By the time Jorge Murillo was a sophomore in high school, missing school was a habit. Living in a small apartment with six family members, caring for younger siblings at least one day a week, and worrying about what to cook for dinner meant that Jorge didn’t have the time or space to really engage with his schoolwork. These were normal circumstances at the time, but from today’s perspective Jorge acknowledges the clear challenges he faced.
“Now I can tell you that being low-income was probably the greatest obstacle I faced because it determined a lot of how I experienced life, especially the education system.”
Faculty at his high school viewed his tardiness and truancy as a sign that continuation school was the best option. But Jorge’s mother knew what that path could lead to for her son – dropping out. So she fought to keep Jorge in high school.
“To me, school was secondary to my family responsibilities. After a while, I developed a really deep resentment towards school and what it represented – a foreign place that wasn’t for me,” Jorge says.
In the spring of 2007, while a Junior in high school, Jorge was introduced to the Hermanos Program at Skyline College. Unsure of what the program had to offer, Jorge signed up because he would receive high school credit for attending the program twice a week. It was a decision that would change his life.
Over the next year and a half, the Hermanos classes helped to shape how Jorge saw the world around him.
“I didn’t know it back then, but Hermanos helped me develop my sociological imagination and motivated me to do something about inequity and inequality. It made me feel like I was part of something larger than myself and that I had the power to change the world.”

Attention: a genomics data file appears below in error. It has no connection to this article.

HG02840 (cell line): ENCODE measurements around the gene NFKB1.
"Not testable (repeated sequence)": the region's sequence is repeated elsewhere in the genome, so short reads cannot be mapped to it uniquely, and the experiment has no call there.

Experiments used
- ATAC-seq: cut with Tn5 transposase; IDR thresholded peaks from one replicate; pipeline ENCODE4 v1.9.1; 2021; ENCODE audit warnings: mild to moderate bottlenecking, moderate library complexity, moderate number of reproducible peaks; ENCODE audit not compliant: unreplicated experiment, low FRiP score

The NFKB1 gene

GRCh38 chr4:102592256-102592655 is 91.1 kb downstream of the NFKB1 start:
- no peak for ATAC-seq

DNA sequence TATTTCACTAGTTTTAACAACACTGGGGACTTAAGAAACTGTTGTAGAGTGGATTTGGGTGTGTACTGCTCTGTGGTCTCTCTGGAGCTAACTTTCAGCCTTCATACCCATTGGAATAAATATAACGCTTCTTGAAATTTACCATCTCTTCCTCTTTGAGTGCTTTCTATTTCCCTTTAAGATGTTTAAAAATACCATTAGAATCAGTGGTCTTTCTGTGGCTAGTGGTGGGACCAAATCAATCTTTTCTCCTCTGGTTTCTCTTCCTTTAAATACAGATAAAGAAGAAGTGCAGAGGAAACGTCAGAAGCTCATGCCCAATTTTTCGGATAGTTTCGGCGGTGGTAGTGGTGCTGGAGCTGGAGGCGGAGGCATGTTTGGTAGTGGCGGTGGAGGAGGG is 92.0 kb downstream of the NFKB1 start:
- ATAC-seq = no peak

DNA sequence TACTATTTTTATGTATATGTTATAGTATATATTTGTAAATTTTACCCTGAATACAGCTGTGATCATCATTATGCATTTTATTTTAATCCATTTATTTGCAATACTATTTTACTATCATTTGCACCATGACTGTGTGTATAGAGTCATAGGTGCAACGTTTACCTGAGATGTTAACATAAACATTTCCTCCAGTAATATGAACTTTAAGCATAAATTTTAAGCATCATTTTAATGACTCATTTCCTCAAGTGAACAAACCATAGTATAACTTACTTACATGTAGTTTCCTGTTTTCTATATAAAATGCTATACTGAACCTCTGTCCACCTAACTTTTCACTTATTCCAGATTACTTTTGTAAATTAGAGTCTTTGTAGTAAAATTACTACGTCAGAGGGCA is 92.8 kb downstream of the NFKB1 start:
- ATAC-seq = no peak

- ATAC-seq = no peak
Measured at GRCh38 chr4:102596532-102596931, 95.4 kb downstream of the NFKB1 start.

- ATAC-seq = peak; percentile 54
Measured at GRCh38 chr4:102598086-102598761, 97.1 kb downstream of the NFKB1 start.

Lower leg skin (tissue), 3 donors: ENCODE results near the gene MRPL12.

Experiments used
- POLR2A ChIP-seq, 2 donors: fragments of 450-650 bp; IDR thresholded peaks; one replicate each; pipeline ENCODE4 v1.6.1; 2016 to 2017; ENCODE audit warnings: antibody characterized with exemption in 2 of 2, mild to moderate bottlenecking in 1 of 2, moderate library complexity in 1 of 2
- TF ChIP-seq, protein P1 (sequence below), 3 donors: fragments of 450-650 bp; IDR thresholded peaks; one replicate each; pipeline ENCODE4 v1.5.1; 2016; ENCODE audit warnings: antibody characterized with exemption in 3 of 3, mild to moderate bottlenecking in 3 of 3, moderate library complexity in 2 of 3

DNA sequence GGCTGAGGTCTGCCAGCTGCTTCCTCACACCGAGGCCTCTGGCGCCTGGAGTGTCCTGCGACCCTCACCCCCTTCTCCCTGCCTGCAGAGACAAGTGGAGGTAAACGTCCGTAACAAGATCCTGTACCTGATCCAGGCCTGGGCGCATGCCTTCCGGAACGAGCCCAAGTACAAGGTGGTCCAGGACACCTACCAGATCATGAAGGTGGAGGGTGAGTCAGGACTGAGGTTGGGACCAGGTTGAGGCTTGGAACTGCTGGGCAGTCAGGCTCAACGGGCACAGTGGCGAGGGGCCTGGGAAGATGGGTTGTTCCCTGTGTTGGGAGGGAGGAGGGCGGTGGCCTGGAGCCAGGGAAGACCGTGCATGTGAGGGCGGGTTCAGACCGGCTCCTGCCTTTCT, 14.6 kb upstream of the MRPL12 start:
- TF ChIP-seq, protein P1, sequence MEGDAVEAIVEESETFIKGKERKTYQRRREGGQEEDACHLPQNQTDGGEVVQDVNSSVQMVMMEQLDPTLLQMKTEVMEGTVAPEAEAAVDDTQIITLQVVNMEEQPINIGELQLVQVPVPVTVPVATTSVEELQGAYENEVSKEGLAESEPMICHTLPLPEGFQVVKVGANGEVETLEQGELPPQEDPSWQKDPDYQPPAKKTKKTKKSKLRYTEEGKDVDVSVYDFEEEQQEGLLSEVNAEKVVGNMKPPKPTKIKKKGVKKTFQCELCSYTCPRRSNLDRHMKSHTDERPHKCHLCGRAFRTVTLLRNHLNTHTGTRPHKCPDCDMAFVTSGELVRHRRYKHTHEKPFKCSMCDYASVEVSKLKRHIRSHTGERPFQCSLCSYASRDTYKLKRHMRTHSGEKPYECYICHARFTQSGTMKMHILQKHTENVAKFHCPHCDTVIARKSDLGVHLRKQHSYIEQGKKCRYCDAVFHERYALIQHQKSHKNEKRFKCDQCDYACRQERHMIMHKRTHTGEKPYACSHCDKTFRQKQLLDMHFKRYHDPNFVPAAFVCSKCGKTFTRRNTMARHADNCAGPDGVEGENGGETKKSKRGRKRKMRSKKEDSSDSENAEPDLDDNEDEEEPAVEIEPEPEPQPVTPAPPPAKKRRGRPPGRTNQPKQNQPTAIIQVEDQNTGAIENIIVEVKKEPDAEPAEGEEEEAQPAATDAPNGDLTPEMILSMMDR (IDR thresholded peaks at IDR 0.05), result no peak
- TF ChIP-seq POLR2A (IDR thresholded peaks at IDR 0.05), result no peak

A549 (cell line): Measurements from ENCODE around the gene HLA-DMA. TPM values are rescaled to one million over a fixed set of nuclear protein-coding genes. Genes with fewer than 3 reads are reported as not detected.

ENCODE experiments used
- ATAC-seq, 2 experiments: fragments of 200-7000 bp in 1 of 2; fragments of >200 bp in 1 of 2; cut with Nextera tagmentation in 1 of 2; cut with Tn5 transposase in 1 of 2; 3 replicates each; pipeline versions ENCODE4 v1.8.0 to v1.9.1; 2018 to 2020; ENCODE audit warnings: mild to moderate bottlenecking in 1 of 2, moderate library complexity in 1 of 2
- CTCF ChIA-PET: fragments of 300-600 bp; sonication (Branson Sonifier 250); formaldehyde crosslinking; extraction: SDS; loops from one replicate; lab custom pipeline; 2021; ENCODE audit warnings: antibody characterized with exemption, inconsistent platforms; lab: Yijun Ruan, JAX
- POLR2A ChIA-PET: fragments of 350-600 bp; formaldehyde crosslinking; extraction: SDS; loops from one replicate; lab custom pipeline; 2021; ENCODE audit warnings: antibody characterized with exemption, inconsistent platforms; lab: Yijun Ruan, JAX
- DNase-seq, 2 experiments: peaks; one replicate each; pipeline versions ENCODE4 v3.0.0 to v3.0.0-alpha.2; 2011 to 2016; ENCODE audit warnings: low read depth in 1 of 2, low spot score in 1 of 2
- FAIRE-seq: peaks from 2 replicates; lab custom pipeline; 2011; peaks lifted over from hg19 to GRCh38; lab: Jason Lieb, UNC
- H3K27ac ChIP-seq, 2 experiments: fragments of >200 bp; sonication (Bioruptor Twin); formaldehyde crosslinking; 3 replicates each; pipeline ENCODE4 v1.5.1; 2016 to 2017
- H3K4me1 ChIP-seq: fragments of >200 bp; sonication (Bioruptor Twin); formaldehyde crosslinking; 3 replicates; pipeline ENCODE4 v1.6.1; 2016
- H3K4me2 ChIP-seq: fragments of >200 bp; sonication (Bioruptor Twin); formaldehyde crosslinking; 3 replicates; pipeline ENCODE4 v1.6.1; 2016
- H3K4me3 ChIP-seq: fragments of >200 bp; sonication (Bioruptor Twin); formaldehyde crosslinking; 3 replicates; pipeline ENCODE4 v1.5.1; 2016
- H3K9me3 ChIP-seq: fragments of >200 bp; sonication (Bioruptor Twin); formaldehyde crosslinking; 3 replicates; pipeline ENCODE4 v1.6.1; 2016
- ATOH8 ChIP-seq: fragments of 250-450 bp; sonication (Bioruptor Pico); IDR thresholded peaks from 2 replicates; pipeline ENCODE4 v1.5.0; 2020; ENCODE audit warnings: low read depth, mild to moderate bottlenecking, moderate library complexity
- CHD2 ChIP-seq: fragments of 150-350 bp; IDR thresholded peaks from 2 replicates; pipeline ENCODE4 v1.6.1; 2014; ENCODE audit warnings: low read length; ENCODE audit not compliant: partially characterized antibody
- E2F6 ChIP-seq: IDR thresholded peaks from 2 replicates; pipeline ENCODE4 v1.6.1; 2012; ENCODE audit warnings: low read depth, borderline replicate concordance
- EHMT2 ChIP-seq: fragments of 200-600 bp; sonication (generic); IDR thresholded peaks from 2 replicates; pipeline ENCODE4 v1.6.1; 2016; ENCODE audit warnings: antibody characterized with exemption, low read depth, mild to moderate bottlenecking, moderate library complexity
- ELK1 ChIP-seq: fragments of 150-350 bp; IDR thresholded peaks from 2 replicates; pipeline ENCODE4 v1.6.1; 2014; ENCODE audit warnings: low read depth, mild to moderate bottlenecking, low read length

In 2008, Jorge graduated from South San Francisco High School and became a deeply engaged student at Skyline College. An active member of the Puente Program, he attended the UC Riverside Puente Leadership Conference in 2009 with 50 other Puente students from throughout California. There, he engaged in discussions about Latino history, culture, and the sociopolitical challenges that would help to shape his educational and career path.
One of the highlights of Jorge’s time at Skyline College was when he was brought on as a Campus Ambassador for the Financial Aid Office. It was in that position that Jorge learned about the important role that student services play in students’ lives. For Jorge, being a Campus Ambassador allowed him to, in his words, “equip people with the necessary tools to be successful students and accomplish their dreams.”
It was with this goal in mind that Jorge transferred to UC Davis in the fall of 2012 where he studied Sociology with an emphasis in Social Services, earning his Bachelor’s Degree in June 2014. Today, Jorge is the Enrollment Analyst for FACES SF (Family and Child Empowerment of San Francisco), one of the largest childcare providers in the city, and is also the Interim Program Coordinator for the Veteran’s Resource Center here at Skyline College – Jorge’s unique passion and drive, aided by Skyline College, pushed him to where he is today.Vist the Archives